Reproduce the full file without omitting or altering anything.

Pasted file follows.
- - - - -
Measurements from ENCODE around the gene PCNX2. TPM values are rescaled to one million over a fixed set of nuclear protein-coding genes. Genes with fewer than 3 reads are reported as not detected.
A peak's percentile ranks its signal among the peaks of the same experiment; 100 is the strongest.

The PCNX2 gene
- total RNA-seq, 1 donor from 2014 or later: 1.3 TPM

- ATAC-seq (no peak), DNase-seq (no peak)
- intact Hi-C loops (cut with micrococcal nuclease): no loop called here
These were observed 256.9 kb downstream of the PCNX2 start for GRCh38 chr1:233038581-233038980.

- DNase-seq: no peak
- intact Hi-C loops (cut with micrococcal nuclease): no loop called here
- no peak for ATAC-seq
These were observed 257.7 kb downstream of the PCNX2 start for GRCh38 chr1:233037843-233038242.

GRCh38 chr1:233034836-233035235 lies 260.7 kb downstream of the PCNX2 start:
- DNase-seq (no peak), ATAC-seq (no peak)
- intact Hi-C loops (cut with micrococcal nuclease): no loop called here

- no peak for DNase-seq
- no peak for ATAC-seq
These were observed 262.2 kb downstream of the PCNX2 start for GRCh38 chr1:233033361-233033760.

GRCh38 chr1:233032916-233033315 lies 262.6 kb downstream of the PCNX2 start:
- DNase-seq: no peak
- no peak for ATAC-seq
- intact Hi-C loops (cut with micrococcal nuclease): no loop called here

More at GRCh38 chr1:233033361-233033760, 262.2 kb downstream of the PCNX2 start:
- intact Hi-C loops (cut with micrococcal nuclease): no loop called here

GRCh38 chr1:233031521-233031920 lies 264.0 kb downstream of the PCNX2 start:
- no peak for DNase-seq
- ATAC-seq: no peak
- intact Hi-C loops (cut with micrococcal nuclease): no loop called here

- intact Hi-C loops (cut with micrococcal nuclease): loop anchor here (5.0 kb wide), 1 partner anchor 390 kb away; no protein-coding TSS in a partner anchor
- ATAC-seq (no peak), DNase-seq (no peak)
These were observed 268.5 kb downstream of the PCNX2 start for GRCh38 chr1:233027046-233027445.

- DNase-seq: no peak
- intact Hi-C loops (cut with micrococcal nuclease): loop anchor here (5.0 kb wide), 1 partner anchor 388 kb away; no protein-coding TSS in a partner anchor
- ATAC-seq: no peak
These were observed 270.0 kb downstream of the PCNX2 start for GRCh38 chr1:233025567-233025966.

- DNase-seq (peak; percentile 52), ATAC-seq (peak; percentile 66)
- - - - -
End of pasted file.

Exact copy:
Measurements from ENCODE around the gene PCNX2. TPM values are rescaled to one million over a fixed set of nuclear protein-coding genes. Genes with fewer than 3 reads are reported as not detected.
A peak's percentile ranks its signal among the peaks of the same experiment; 100 is the strongest.

The PCNX2 gene
- total RNA-seq, 1 donor from 2014 or later: 1.3 TPM

- ATAC-seq (no peak), DNase-seq (no peak)
- intact Hi-C loops (cut with micrococcal nuclease): no loop called here
These were observed 256.9 kb downstream of the PCNX2 start for GRCh38 chr1:233038581-233038980.

- DNase-seq: no peak
- intact Hi-C loops (cut with micrococcal nuclease): no loop called here
- no peak for ATAC-seq
These were observed 257.7 kb downstream of the PCNX2 start for GRCh38 chr1:233037843-233038242.

GRCh38 chr1:233034836-233035235 lies 260.7 kb downstream of the PCNX2 start:
- DNase-seq (no peak), ATAC-seq (no peak)
- intact Hi-C loops (cut with micrococcal nuclease): no loop called here

- no peak for DNase-seq
- no peak for ATAC-seq
These were observed 262.2 kb downstream of the PCNX2 start for GRCh38 chr1:233033361-233033760.

GRCh38 chr1:233032916-233033315 lies 262.6 kb downstream of the PCNX2 start:
- DNase-seq: no peak
- no peak for ATAC-seq
- intact Hi-C loops (cut with micrococcal nuclease): no loop called here

More at GRCh38 chr1:233033361-233033760, 262.2 kb downstream of the PCNX2 start:
- intact Hi-C loops (cut with micrococcal nuclease): no loop called here

GRCh38 chr1:233031521-233031920 lies 264.0 kb downstream of the PCNX2 start:
- no peak for DNase-seq
- ATAC-seq: no peak
- intact Hi-C loops (cut with micrococcal nuclease): no loop called here

- intact Hi-C loops (cut with micrococcal nuclease): loop anchor here (5.0 kb wide), 1 partner anchor 390 kb away; no protein-coding TSS in a partner anchor
- ATAC-seq (no peak), DNase-seq (no peak)
These were observed 268.5 kb downstream of the PCNX2 start for GRCh38 chr1:233027046-233027445.

- DNase-seq: no peak
- intact Hi-C loops (cut with micrococcal nuclease): loop anchor here (5.0 kb wide), 1 partner anchor 388 kb away; no protein-coding TSS in a partner anchor
- ATAC-seq: no peak
These were observed 270.0 kb downstream of the PCNX2 start for GRCh38 chr1:233025567-233025966.

- DNase-seq (peak; percentile 52), ATAC-seq (peak; percentile 66)